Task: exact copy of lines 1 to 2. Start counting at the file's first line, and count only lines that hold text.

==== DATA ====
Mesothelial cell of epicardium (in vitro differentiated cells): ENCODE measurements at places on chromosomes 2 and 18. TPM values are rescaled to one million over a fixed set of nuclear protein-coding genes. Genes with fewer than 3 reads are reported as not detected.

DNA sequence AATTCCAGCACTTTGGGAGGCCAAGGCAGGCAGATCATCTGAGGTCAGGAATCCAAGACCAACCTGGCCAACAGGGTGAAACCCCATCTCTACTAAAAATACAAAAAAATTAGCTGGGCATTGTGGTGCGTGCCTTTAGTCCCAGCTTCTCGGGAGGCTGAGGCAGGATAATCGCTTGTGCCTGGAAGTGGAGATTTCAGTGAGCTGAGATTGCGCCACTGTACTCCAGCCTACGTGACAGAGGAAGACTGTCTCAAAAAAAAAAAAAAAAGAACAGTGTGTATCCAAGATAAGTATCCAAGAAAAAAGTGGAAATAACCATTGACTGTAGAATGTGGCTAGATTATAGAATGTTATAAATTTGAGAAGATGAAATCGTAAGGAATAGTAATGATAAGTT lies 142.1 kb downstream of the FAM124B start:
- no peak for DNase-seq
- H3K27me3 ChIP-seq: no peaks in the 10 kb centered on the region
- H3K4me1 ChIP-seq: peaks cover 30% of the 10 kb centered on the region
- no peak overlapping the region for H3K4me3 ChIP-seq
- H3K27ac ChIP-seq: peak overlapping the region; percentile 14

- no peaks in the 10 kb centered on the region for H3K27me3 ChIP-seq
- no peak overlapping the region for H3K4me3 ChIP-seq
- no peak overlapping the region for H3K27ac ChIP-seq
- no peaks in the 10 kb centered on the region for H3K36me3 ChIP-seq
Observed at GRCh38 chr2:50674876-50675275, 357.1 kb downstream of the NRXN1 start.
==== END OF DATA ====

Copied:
Mesothelial cell of epicardium (in vitro differentiated cells): ENCODE measurements at places on chromosomes 2 and 18. TPM values are rescaled to one million over a fixed set of nuclear protein-coding genes. Genes with fewer than 3 reads are reported as not detected.

DNA sequence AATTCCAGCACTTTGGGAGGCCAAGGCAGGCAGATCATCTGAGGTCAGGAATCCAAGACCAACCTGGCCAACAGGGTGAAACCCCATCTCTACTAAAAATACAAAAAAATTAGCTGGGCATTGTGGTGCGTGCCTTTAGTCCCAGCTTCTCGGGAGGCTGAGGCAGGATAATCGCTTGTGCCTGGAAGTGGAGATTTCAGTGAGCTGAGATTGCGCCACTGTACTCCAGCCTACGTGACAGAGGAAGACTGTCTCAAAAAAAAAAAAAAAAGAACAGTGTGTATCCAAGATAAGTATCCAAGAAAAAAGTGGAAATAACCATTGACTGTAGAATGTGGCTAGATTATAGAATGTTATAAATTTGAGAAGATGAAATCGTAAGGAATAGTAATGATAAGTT lies 142.1 kb downstream of the FAM124B start: